Updated: January 18, 2015 9:17:41 am
In a freewheeling chat with Mihir Vasavda, Viswanathan Anand breaks stereotypes & myths associated with chess players.
It’s been a quiet start to the new year for Viswanathan Anand after he spent the latter half of 2014 plotting and preparing for his world championship game against Magnus Carlsen. Following the second consecutive defeat to Carlsen, Anand had finished the year on a high by winning the London Classics title. Anand has already spoken about how the three tournament wins in 2014, starting with the Candidates triumph in March that triggered his comeback, has recharged him and rekindled the love for competitive chess again. The 45-year-old has said that 2014 was a “wonderful year” for him and that he would give himself 8 out of 10 for his performances. There is no world championship in 2015, and he plans to spend this year playing select tournaments starting with two events in February to be played in Zurich and Germany. Over the last couple of weeks, the five-time world champion has been mentoring top Indian athletes preparing for next year’s Rio Olympics Games.
While enjoying a rare break, Anand talks about the dating scene in chess, about how he was once confused for a movie star, and how he has a pretty poor memory.
Chess players are perceived to be serious and intense. Do you guys think about rooks and bishops all the time?
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Well, I try to disconnect completely at times. But you can’t help it. Sometimes you wake up at 4am and you just know that Bh4 was the move in the position. Sometimes the best moves strike you at the most unlikely places. We were at the Kruger National Park in South Africa watching lions and I found a brilliant attack that I was able to use in Tata Steel Chess Tournament in 2013.
Do you fear that someday, you’ll run out of ideas or over-work your mind by constantly thinking about these things?
Our minds were over-worked a long time ago. Chess is much bigger than any one idea. It still continues to fascinate and surprise.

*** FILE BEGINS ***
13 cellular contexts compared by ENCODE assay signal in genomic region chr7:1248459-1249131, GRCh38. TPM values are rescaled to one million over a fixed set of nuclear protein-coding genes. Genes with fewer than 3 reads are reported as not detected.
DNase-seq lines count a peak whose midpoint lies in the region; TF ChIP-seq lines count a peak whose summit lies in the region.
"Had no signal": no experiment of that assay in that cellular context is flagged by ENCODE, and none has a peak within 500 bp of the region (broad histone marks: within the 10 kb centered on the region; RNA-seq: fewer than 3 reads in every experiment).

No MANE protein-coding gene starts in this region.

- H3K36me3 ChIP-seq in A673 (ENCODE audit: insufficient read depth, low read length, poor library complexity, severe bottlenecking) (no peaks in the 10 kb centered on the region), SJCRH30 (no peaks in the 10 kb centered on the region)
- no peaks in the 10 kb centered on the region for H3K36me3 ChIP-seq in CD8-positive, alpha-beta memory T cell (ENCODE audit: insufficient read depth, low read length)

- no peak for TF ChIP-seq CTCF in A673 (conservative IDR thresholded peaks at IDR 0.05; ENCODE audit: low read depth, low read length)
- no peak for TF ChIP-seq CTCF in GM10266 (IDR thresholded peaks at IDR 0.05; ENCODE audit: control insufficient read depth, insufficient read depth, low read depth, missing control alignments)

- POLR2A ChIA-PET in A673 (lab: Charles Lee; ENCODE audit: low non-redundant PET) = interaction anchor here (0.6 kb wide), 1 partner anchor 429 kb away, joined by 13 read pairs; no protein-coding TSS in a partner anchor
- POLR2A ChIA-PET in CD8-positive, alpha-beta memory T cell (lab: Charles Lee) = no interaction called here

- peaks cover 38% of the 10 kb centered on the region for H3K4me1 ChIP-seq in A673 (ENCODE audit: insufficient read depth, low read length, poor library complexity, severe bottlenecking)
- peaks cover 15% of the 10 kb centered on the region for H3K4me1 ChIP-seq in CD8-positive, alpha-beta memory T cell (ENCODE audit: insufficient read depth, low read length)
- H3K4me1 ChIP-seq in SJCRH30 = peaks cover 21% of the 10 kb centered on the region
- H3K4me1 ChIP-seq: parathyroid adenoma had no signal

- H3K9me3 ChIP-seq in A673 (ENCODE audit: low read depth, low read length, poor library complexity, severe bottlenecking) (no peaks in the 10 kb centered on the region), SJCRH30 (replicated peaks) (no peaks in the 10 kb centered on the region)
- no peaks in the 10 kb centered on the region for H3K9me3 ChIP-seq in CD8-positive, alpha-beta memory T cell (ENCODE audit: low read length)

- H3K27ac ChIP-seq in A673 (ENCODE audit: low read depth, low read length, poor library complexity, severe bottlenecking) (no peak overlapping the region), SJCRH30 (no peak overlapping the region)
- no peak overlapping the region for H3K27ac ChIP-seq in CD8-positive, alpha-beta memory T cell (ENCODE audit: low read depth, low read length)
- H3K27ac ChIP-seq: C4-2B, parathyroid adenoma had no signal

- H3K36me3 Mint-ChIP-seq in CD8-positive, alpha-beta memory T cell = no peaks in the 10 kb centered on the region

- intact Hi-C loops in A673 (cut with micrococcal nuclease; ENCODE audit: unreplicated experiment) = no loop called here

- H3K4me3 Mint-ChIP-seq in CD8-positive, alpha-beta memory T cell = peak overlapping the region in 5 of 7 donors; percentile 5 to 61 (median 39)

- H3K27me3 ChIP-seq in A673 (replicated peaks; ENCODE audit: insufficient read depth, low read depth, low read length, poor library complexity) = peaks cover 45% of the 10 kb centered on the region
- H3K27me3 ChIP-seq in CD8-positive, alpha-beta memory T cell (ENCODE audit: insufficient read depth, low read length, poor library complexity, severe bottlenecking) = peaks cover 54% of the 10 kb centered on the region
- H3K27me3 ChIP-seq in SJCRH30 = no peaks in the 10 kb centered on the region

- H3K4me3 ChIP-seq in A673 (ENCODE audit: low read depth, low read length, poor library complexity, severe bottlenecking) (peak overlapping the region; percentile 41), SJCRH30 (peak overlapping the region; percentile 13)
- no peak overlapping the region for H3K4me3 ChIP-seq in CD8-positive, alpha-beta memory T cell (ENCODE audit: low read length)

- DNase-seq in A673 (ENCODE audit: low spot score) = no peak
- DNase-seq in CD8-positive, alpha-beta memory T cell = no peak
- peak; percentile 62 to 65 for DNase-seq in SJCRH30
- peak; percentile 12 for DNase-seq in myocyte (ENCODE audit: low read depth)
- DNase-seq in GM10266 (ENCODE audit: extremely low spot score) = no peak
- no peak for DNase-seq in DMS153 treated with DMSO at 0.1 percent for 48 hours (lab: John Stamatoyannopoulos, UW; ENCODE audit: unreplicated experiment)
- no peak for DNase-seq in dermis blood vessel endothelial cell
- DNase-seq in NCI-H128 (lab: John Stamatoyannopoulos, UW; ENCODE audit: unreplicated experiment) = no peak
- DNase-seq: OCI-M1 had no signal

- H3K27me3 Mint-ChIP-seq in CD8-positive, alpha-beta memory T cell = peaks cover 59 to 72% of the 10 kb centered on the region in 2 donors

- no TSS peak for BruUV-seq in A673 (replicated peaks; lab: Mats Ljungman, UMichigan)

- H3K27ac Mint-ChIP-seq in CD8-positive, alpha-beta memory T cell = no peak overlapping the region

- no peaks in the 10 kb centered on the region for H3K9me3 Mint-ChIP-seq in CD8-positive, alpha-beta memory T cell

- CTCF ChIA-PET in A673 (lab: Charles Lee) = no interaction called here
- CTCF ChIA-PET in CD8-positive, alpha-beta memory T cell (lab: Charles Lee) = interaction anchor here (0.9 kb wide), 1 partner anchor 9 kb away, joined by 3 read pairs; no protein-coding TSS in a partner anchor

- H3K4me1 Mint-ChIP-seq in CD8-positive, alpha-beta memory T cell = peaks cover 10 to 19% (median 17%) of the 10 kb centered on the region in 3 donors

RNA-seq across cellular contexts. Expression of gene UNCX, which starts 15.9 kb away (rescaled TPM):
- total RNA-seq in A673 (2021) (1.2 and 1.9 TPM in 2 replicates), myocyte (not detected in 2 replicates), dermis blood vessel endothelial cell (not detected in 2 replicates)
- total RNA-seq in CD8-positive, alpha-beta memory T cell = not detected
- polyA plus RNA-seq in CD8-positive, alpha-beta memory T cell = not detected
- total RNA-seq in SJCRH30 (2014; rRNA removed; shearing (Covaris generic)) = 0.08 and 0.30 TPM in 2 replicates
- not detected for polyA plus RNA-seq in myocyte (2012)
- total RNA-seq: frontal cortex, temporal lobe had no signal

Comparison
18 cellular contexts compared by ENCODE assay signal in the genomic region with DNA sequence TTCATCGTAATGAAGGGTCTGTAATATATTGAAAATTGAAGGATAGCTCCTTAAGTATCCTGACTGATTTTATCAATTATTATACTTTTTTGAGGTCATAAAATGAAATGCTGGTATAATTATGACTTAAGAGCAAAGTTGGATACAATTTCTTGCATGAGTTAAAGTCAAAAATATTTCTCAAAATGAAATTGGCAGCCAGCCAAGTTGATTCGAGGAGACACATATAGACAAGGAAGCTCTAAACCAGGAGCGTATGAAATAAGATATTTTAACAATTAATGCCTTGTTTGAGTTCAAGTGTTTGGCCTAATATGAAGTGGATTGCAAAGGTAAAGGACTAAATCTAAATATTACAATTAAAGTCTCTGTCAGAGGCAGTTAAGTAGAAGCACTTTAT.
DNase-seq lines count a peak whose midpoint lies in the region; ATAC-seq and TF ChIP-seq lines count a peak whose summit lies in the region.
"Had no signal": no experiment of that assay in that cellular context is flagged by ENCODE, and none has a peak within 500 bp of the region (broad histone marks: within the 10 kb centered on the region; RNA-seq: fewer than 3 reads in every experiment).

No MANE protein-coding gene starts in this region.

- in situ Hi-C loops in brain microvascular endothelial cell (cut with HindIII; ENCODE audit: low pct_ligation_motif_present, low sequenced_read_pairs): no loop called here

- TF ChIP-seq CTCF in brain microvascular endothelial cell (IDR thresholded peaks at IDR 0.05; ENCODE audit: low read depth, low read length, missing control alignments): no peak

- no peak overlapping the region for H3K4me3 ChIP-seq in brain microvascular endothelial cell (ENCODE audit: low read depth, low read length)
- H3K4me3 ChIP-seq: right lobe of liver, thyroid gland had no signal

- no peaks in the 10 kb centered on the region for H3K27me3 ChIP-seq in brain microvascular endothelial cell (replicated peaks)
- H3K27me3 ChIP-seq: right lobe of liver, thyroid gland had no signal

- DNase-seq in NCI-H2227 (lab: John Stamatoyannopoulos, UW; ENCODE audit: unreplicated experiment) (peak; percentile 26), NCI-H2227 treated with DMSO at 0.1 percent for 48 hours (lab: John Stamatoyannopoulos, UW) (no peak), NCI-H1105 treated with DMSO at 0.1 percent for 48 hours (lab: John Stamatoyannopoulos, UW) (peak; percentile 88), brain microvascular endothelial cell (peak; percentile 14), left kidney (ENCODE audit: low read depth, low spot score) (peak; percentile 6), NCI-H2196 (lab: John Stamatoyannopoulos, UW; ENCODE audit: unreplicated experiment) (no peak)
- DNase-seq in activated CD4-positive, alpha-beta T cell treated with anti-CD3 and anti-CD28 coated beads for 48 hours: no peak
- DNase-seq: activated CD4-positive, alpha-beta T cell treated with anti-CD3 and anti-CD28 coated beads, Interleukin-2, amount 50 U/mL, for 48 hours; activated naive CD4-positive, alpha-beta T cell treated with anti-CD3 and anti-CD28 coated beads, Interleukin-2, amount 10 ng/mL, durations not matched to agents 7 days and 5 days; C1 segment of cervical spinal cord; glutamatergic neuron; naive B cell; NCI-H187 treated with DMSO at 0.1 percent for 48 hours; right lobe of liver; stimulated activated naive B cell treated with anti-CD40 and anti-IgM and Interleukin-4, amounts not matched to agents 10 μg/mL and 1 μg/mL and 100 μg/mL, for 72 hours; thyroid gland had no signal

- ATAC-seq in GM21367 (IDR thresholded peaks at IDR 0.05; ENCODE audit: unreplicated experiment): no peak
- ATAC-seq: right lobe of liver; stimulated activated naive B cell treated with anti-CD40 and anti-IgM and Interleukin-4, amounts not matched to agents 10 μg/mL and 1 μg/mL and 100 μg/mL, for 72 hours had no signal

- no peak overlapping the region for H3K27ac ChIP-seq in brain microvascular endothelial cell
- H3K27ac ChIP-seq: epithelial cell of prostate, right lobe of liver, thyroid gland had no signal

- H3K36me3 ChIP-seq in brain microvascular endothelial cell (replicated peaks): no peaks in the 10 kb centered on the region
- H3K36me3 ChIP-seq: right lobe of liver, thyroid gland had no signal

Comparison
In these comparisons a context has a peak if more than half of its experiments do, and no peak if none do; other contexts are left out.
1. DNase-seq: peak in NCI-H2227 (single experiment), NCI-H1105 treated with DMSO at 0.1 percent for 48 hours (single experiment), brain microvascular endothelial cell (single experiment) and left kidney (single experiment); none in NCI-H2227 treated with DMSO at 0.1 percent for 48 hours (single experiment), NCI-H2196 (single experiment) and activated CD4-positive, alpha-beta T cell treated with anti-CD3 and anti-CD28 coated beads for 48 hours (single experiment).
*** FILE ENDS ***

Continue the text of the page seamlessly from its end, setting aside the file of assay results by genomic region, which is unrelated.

What’s the biggest misconception that people have about chess players?
Most people believe that our memory extends to other spheres of life.
It doesn’t? Like, do you remember normal things like phone numbers, birthdays, and such?
Ha ha ha! Not a chance. It’s normally a reminder from the wife.
But you play 10, 20 different games all at once and still win. Surely that kind of memory must be helpful elsewhere too?
It’s just pattern recognition. People are most amazed that we can play up to 40-50 boards. But that’s the easiest part of being a chess player.
They say a sportsman’s true character is revealed the moment he steps on the field. Is it true for chess players as well? Does your playing style reflect your personality?
Definitely! A person’s character translates into their style of play. I like dynamic play where there is a lot of chess to be explored. I hate boring, dry positions as it almost kills the joy of playing chess. I play much slower these days as maturity and knowledge make you think. But I still love to belt out moves quickly.
You’re 45 now and no signs of stopping. Is the age factor irrelevant in chess? You mentioned maturity. Do you get better with age?
Age is not irrelevant, not at all. It is definitely a factor. Like I said, your style also changes as you take age as a factor.
For around three weeks, you are locked in a cage of sorts with your opponent during a championship tie. What sort of things go through your head when you see the guy opposite you for the first time?
Not much. Most of the time, you are living in your own head. You don’t notice anything else.
In between moves, when there is not much to think about, do you drift into some other thoughts? At the World Championship in 2012, you had once said the nursery rhyme “Pat a cake, pat a cake” kept playing in your head during the tie break?
Now we are all in the Humpty Dumpty phase! In between moves you can’t keep the intensity. Your mind does wander. We normally gossip during that time. If you have to know who the hottest date is or who is dating whom, it all happens in between moves!
Really! Even Magnus Carlsen once spoke about the robust dating scene on the chess circuit. Is it that vibrant?
I think the chess dating scene has always been pretty vibrant. In fact, it has been around even before I started playing chess.